The SAGE Dictionary of Sociology

The SAGE Dictionary of Sociology

  • Summary
  • Contents
  • Entries A-Z

“Steve Bruce's and Steven Yearley's The SAGE Dictionary of Sociology is undoubtedly the most accessible, readable and downright interesting - even amusing - dictionary of its type. In being all of those things - and more - the dictionary does not sacrifice on quality. There are many well-chosen entries and they are quite informative. A useful addition to any scholar's library while at the same time being an excellent resource for both graduate and undergraduate students.”

—George Ritzer, Distinguished Professor, University of Maryland

With over 1000 entries on key concepts and theorists, The SAGE Dictionary of Sociology provides full coverage of the field, clarifying the technical use of apparently common words, explaining the fundamentals concepts, and introducing new and unfamiliar terms. A humorous, enjoyable read, this book provides authoritative, reliable definitions; accessible ‘digests’ of key arguments; contemporary, and appealing illustrations of points.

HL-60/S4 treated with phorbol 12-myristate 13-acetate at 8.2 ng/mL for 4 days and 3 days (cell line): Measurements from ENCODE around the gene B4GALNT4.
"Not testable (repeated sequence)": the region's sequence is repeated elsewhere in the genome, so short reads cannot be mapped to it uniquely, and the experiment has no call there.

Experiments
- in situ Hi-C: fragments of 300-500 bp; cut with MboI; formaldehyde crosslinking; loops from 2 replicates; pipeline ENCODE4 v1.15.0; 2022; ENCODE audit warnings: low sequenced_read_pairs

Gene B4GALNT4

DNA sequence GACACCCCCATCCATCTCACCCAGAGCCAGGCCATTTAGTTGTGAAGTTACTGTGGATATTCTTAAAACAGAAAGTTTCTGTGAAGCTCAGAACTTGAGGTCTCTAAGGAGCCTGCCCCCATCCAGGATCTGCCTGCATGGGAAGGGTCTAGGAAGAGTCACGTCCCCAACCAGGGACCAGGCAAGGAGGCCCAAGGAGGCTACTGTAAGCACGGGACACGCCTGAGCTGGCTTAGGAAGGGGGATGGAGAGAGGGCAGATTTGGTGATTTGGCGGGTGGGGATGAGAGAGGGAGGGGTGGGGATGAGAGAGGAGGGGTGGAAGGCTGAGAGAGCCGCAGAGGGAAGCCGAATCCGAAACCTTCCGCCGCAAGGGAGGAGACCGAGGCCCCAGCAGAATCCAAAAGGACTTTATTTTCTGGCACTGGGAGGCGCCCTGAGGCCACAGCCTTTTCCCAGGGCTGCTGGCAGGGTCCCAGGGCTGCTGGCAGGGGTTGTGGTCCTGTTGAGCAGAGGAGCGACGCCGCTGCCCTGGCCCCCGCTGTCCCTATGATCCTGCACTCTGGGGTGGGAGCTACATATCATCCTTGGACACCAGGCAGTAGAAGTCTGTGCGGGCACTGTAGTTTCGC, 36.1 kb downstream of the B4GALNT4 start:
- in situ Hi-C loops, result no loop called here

This is not just another dry guide to the discipline. Engagingly written with its audience firmly in mind, it will be the definitive and chosen companion to established textbooks and teaching materials in Sociology and the Social Sciences.

“This is a delightful and comprehensive dictionary. The authors write in an engaging and lively style that brings alive the ideas of sociology not only for existing practitioners, but also for a whole new generation of students.”

—Tim May, Director of the Centre for Sustainable Urban and Regional Futures (SURF), University of Salford

“Prior to seeing The SAGE Dictionary of Sociology, I would have thought that a reference book that reads like a nonfiction bestseller was a conjurer's illusion. Miraculously, ‘The Two Steves’ (Bruce and Yearley) have pulled it off, and with a refreshing sense of ‘brio’. This compendium sets a new level of excellence. The authors have succeeded at one and the same time in covering the sociological landscape in a comprehensive and authoritative manner while writing with an insouciance, dry wit and critical edge. They present key concepts, ideas and personalities such that they are fully accessible to undergraduate students while being of practical use to more established scholars. Highly recommended.”

—John Hannigan, University of Toronto

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